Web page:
What is Over the Counter Medication?
Over the Counter (OTC) medications are those that can be sold directly to people without a prescription. OTCs treat a variety of illnesses and their symptoms, including pain, coughs and colds, diarrhea, constipation, and others.
Misuse of an OTC means:
- Taking the medicine in a way or dose other than directed on the package.
- Taking the medicine for the effect it causes—for example, to get high.
- Or mixing OTC medicines together.
Commonly Abused OTC Medicines:
Dextromethorphan (DXM)—A cough suppressant, most commonly found in “extra-strength” cough syrup, tablets, and gel capsules. DXM can be swallowed in its original form or may be mixed with soda for flavor, also known as “robotripping” or “skittling.” Others may inject it. DXM is often misused in combination with other drugs.
Loperamide—An anti-diarrheal that is available in tablet, capsule, or liquid form. Loperamide is misused by swallowing large quantities of the medicine. It is unclear how often this drug is misused.
What are the health effects of misusing OTC?
Short term effects can be similar to alcohol or marijuana intoxication. At high doses a person may hallucinate or have feelings of physical distortion, extreme panic, paranoia, anxiety, and aggression. Other effects include:
- feeling very excited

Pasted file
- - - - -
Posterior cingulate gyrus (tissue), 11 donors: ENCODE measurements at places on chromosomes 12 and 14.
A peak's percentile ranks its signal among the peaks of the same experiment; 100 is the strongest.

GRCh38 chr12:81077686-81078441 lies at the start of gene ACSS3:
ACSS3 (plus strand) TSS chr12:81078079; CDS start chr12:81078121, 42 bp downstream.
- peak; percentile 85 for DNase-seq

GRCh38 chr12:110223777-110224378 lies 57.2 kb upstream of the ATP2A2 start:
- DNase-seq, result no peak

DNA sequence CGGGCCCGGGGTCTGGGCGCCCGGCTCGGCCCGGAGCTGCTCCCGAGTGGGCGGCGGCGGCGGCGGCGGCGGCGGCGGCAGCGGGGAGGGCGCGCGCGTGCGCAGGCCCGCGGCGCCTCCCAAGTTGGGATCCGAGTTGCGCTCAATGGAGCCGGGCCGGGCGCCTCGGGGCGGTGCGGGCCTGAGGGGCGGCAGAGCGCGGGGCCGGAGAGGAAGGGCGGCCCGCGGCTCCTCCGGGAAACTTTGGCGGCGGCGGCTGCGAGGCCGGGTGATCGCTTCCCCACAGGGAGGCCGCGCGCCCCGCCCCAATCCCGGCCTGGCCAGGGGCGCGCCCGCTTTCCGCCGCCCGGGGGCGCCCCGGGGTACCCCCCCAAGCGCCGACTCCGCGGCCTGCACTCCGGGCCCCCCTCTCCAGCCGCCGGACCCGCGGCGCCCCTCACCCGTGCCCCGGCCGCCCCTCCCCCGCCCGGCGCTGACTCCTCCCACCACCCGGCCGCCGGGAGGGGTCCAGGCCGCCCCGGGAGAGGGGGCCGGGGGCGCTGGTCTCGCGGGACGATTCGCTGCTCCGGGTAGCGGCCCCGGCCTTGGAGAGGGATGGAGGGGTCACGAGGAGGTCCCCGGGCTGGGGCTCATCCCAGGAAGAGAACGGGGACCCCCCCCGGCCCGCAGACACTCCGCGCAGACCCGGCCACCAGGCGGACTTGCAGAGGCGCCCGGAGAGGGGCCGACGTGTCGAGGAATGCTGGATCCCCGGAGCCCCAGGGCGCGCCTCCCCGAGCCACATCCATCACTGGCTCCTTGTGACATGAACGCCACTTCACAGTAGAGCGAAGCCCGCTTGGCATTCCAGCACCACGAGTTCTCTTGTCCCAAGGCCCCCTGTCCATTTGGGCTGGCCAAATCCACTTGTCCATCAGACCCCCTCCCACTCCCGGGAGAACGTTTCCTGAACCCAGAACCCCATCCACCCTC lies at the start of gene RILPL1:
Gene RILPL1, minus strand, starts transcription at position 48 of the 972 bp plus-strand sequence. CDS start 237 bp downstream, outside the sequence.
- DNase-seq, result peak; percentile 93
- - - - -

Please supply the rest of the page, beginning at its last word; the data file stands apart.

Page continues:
- loss of coordination
- lack of energy
- feeling sick to the stomach
- vision changes
- slurred speech
- increased blood pressure
- liver disease if the DXM product contains acetaminophen
Short term, loperamide can be used to lesson cravings and withdrawal symptoms. It can cause euphoria, like other opioids. Other effects include:
- stomach pain
- eye changes
- loss of consciousness
- erratic or rapid heart beat
- kidney problems
What’s the Concern for Parents?
Misuse of DXM or loperamide containing OTCs can lead to addiction. Addiction develops when continued use of the drug causes issues, such as health problems and failure to meet responsibilities at work, school, or home.
An overdose on OTCs can occur when a person uses enough of the drug to produce a life-threatening reaction or death. Like opioids, when people overdose on OTCs their breathing often slows or stops. This can decrease the amount of oxygen that reaches the brain, which can lead to short- and long-term mental effects and effects on the nervous system, including coma, permanent brain damage, and death.
If someone is experiencing an overdose, call 911. If they have stopped breathing or if breathing is weak, begin CPR. DXM overdoses can also be treated with naloxone.
When referencing OTC medicine other names that may be used by someone who is misusing include: Candy, Dex, Drank, Lean, Robo, Robotripping, Skittles, Triple C, Tussin, and Velvet.